Minimum Wage Hurts Starter Jobs

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Minimum Wage

Economists claim that minimum wage laws deprive less skilled workers of jobs, fail to reduce poverty and negatively affect a country’s wages and earning. In contrast, advocates of the minimum wage argue that employers can absorb higher minimum wages through higher productivity, lower recruiting and training costs, decreased absenteeism and increased worker morale. They argue that very little job loss or increased unemployment is associated with minimum wage increases.

The most honest thinking on both sides is correct.

Less than 2% of the workforce works for the minimum wage. About a quarter of these workers are ages 16 to 19 (younger employees are not even counted in the labor statistics). Another quarter of those on minimum wage are under age 25. So a full 50% of those working for minimum wage are younger than 25. They typically live with their parents, have little or no education and only work part time.

About 60% of minimum wage earners are in the leisure and hospitality industry, primarily in food and beverage services. Many receive tips and commissions that supplement their hourly wages.

Even though teenage workers make up a large component of those earning minimum wage, the reverse is not true. Only about 9% of teenage workers earn the minimum wage. Nearly all teens are able to command higher hourly rates.

Most minimum wage jobs are held by people who have not been employed in the past year. Thus any policies that reduce their chances for employment will not change the unemployment statistics. To be counted in the unemployment numbers, you must have first been employed. The inability to find a first job is not considered unemployment.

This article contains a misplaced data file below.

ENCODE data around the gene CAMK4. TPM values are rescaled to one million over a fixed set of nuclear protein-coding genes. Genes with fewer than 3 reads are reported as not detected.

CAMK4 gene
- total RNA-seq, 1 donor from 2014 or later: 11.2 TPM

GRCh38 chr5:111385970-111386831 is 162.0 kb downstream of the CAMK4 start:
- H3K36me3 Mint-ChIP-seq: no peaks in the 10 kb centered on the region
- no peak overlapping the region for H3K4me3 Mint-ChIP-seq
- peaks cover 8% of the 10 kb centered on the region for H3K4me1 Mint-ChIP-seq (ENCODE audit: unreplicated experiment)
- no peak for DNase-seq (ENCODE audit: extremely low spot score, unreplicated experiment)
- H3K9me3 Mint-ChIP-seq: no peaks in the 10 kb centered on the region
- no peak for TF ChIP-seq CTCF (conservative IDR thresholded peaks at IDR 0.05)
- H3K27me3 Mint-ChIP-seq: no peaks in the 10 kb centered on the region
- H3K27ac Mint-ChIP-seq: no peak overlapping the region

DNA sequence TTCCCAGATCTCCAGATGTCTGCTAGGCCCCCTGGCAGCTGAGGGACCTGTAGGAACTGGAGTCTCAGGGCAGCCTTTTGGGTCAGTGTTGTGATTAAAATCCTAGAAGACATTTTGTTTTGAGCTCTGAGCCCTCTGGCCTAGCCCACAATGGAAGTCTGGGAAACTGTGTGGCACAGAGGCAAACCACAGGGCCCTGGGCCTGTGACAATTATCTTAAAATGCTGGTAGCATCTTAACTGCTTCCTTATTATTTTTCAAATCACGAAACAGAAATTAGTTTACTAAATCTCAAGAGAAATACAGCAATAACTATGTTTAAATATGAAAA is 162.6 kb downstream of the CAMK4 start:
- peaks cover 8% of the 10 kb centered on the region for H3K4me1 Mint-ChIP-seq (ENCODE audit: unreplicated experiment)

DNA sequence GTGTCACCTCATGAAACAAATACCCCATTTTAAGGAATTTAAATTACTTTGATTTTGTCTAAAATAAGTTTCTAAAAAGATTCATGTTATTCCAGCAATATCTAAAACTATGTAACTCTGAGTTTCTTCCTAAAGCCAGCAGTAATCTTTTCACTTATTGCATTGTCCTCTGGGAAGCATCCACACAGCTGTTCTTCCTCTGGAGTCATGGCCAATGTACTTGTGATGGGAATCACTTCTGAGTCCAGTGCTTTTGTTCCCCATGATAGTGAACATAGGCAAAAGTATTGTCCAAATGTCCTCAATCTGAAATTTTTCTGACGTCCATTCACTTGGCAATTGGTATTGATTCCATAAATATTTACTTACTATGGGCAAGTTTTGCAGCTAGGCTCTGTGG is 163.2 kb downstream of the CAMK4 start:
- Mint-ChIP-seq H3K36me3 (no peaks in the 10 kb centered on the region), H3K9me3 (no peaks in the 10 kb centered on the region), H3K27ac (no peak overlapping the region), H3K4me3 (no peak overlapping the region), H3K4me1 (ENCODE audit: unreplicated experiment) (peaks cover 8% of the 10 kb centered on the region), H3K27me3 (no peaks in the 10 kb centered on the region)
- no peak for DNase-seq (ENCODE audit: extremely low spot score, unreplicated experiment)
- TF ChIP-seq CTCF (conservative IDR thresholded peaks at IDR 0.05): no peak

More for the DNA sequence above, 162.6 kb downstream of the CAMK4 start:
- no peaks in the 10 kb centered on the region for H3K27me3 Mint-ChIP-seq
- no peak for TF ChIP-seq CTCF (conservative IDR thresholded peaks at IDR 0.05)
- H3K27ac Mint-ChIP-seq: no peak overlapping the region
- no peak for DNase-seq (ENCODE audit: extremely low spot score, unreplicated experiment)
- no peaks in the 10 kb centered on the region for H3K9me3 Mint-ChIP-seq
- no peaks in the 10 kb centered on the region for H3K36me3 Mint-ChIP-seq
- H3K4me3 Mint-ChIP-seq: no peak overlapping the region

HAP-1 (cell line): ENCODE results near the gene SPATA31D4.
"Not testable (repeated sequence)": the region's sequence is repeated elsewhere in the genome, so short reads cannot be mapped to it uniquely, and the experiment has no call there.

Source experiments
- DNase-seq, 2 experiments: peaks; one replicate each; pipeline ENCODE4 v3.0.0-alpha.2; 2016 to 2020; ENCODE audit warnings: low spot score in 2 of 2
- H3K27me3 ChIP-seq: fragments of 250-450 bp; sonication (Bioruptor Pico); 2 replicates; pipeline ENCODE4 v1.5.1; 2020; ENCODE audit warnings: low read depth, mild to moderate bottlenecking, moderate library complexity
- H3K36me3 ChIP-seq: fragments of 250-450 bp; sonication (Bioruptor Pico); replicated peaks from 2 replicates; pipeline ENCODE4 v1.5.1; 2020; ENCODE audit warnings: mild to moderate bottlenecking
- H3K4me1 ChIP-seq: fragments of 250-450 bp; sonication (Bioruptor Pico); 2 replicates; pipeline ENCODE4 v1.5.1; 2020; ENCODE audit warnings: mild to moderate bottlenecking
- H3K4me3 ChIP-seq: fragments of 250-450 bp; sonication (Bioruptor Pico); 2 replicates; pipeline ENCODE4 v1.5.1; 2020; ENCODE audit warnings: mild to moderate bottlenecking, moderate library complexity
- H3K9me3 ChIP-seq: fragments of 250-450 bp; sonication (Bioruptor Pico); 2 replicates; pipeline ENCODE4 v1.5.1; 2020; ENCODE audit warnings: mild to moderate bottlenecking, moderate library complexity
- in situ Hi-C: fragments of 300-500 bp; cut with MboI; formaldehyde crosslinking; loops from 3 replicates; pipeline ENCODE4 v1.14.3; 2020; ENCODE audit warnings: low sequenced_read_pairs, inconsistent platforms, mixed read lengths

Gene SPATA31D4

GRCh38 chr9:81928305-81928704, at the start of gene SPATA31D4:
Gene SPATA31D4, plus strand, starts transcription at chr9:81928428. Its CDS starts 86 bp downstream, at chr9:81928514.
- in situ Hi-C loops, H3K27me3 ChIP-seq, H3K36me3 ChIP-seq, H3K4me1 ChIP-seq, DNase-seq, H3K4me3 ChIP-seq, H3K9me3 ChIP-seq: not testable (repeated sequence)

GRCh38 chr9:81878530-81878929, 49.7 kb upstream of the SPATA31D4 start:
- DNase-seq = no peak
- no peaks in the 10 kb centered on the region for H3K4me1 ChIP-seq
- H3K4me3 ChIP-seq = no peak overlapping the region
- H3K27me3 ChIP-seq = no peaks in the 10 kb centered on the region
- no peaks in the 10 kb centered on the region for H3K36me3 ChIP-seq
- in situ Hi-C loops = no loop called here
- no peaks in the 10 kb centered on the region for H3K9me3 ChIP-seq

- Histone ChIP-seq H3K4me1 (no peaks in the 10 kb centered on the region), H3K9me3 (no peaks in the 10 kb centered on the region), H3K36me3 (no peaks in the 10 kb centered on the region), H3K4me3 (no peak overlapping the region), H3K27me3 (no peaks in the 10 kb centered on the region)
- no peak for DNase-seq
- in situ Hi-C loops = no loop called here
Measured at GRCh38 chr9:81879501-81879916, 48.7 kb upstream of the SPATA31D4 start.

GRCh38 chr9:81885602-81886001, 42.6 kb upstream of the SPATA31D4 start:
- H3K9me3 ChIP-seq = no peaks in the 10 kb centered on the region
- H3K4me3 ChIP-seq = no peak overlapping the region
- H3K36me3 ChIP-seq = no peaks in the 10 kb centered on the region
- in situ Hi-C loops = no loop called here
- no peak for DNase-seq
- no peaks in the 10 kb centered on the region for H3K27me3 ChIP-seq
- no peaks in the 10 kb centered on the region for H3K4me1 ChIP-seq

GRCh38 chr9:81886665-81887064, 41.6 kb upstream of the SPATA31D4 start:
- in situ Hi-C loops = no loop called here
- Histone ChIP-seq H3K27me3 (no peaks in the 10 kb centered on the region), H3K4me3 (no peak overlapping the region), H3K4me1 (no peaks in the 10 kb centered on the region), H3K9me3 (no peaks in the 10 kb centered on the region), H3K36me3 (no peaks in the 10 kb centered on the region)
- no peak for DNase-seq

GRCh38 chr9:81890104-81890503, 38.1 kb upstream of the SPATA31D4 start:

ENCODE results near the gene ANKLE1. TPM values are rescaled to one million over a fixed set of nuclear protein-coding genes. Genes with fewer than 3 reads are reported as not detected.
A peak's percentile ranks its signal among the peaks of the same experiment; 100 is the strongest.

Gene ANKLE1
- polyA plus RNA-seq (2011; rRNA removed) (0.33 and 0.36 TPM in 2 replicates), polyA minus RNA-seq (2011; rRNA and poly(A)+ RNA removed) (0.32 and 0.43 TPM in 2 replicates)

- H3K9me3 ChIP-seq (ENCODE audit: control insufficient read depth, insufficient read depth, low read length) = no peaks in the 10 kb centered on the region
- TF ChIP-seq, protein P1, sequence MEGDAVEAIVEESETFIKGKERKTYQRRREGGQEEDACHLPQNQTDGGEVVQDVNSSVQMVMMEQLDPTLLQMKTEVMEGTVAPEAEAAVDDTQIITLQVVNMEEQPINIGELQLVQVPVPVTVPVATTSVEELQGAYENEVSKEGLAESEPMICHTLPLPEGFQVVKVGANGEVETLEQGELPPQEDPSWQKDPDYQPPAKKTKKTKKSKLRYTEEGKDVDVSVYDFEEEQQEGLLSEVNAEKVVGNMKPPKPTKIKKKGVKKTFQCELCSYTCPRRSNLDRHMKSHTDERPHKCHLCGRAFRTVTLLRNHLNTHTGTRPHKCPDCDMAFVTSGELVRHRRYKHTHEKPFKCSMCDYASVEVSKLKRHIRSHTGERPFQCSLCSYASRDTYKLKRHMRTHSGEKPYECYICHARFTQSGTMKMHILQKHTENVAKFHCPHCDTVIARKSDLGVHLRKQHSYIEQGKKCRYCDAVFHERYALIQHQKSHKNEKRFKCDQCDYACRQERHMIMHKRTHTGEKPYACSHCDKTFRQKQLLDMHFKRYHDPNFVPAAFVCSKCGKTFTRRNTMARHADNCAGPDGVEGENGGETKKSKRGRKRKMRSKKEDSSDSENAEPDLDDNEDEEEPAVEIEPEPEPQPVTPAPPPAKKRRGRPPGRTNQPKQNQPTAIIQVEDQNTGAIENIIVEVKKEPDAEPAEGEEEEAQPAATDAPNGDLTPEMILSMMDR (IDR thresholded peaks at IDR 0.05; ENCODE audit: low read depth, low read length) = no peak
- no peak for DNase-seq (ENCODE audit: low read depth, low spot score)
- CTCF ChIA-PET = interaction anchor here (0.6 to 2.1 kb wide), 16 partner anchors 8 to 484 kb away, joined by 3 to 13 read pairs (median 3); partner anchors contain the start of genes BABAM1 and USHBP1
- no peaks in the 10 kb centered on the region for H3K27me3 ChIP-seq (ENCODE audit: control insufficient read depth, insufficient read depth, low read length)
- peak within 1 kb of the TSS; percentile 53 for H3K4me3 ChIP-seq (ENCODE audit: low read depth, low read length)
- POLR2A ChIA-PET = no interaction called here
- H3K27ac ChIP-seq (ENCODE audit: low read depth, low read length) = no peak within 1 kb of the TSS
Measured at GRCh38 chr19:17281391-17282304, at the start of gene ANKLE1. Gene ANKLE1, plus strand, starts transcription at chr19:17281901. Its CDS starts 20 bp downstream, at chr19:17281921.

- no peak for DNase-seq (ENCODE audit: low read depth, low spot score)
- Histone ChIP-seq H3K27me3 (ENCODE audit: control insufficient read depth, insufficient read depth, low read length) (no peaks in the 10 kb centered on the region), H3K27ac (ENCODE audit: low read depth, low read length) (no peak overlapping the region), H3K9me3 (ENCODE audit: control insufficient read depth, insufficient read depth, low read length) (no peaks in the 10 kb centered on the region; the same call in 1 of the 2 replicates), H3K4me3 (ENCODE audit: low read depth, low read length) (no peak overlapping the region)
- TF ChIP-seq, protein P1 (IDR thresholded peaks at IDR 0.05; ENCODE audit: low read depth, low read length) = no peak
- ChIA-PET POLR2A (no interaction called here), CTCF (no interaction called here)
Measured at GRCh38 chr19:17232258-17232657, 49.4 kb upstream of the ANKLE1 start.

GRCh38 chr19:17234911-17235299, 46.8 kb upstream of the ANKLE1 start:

To understand why minimum wage hurts the most disadvantaged, imagine the people who can’t get hired at a job paying minimum wage or higher. They have not had a job in the past year. Many have never held a job. Their communication skills are inadequate; they have not taken advantage of educational opportunities. They have not learned to follow instructions or show up on time.

Like playing a sport, working for pay is a skill learned by doing. Training a new employee is costly, not just in salary, but also in the time and effort required to train and supervise, correct mistakes and perhaps suffer a loss of business because of poor service. Some first-time workers are not worth minimum wage. But without being hired, they can’t learn job-related skills.

Most minimum wage employees get a raise during their first year. They have learned the job skills necessary to command a higher salary and are on their way up. We need jobs at minimum wage to fill the lower rungs of the ladder. We also need jobs at below minimum wage to supply the bottom rungs of the ladder.

Let’s remember how many millionaires began working at or below minimum wage. My own first forays into the world of work included the mail room, shipping department and library. Landing a first job is challenging. With minimum wage, teenagers have a hard time getting hired at a part-time hourly job. I started working at age 15 and found my employers couldn’t pay me until the end of the summer when I turned 16. Both of my children were eager to do start working the summer after they turned 14. As a result they learned the job skills necessary to command higher salaries at a relatively young age. Working teenagers are increasingly rare.